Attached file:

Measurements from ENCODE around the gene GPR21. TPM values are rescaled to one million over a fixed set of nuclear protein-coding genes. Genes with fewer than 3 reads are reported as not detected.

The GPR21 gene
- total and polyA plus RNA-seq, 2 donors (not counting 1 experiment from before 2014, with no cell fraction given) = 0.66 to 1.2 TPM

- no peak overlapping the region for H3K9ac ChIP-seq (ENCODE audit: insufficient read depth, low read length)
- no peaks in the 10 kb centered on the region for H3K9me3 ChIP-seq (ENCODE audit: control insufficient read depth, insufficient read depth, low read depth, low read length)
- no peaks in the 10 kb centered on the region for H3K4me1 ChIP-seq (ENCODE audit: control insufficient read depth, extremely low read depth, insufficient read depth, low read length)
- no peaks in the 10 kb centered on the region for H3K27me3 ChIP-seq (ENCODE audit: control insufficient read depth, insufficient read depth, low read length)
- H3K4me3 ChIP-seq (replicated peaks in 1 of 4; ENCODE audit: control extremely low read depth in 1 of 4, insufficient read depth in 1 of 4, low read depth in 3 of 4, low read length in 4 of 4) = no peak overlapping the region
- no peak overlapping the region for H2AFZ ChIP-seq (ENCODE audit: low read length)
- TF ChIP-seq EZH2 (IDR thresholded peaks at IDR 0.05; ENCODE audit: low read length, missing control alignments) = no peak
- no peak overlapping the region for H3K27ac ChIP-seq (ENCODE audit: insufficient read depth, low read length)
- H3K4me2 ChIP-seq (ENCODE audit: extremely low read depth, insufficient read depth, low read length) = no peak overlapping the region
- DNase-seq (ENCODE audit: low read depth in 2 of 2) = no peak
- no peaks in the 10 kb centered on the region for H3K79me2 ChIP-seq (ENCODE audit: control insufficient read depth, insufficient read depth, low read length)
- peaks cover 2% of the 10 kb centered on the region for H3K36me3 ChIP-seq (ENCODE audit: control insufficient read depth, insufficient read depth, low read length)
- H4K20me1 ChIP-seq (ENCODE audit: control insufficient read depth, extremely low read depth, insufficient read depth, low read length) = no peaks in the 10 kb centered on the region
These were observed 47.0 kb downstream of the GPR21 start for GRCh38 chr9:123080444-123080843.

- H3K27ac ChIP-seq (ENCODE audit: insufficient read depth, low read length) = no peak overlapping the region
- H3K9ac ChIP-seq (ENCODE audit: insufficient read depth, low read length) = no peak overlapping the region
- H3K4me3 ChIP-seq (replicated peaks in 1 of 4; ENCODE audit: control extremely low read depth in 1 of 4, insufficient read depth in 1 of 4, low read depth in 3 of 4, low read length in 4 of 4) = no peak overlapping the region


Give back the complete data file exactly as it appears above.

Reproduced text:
Measurements from ENCODE around the gene GPR21. TPM values are rescaled to one million over a fixed set of nuclear protein-coding genes. Genes with fewer than 3 reads are reported as not detected.

The GPR21 gene
- total and polyA plus RNA-seq, 2 donors (not counting 1 experiment from before 2014, with no cell fraction given) = 0.66 to 1.2 TPM

- no peak overlapping the region for H3K9ac ChIP-seq (ENCODE audit: insufficient read depth, low read length)
- no peaks in the 10 kb centered on the region for H3K9me3 ChIP-seq (ENCODE audit: control insufficient read depth, insufficient read depth, low read depth, low read length)
- no peaks in the 10 kb centered on the region for H3K4me1 ChIP-seq (ENCODE audit: control insufficient read depth, extremely low read depth, insufficient read depth, low read length)
- no peaks in the 10 kb centered on the region for H3K27me3 ChIP-seq (ENCODE audit: control insufficient read depth, insufficient read depth, low read length)
- H3K4me3 ChIP-seq (replicated peaks in 1 of 4; ENCODE audit: control extremely low read depth in 1 of 4, insufficient read depth in 1 of 4, low read depth in 3 of 4, low read length in 4 of 4) = no peak overlapping the region
- no peak overlapping the region for H2AFZ ChIP-seq (ENCODE audit: low read length)
- TF ChIP-seq EZH2 (IDR thresholded peaks at IDR 0.05; ENCODE audit: low read length, missing control alignments) = no peak
- no peak overlapping the region for H3K27ac ChIP-seq (ENCODE audit: insufficient read depth, low read length)
- H3K4me2 ChIP-seq (ENCODE audit: extremely low read depth, insufficient read depth, low read length) = no peak overlapping the region
- DNase-seq (ENCODE audit: low read depth in 2 of 2) = no peak
- no peaks in the 10 kb centered on the region for H3K79me2 ChIP-seq (ENCODE audit: control insufficient read depth, insufficient read depth, low read length)
- peaks cover 2% of the 10 kb centered on the region for H3K36me3 ChIP-seq (ENCODE audit: control insufficient read depth, insufficient read depth, low read length)
- H4K20me1 ChIP-seq (ENCODE audit: control insufficient read depth, extremely low read depth, insufficient read depth, low read length) = no peaks in the 10 kb centered on the region
These were observed 47.0 kb downstream of the GPR21 start for GRCh38 chr9:123080444-123080843.

- H3K27ac ChIP-seq (ENCODE audit: insufficient read depth, low read length) = no peak overlapping the region
- H3K9ac ChIP-seq (ENCODE audit: insufficient read depth, low read length) = no peak overlapping the region
- H3K4me3 ChIP-seq (replicated peaks in 1 of 4; ENCODE audit: control extremely low read depth in 1 of 4, insufficient read depth in 1 of 4, low read depth in 3 of 4, low read length in 4 of 4) = no peak overlapping the region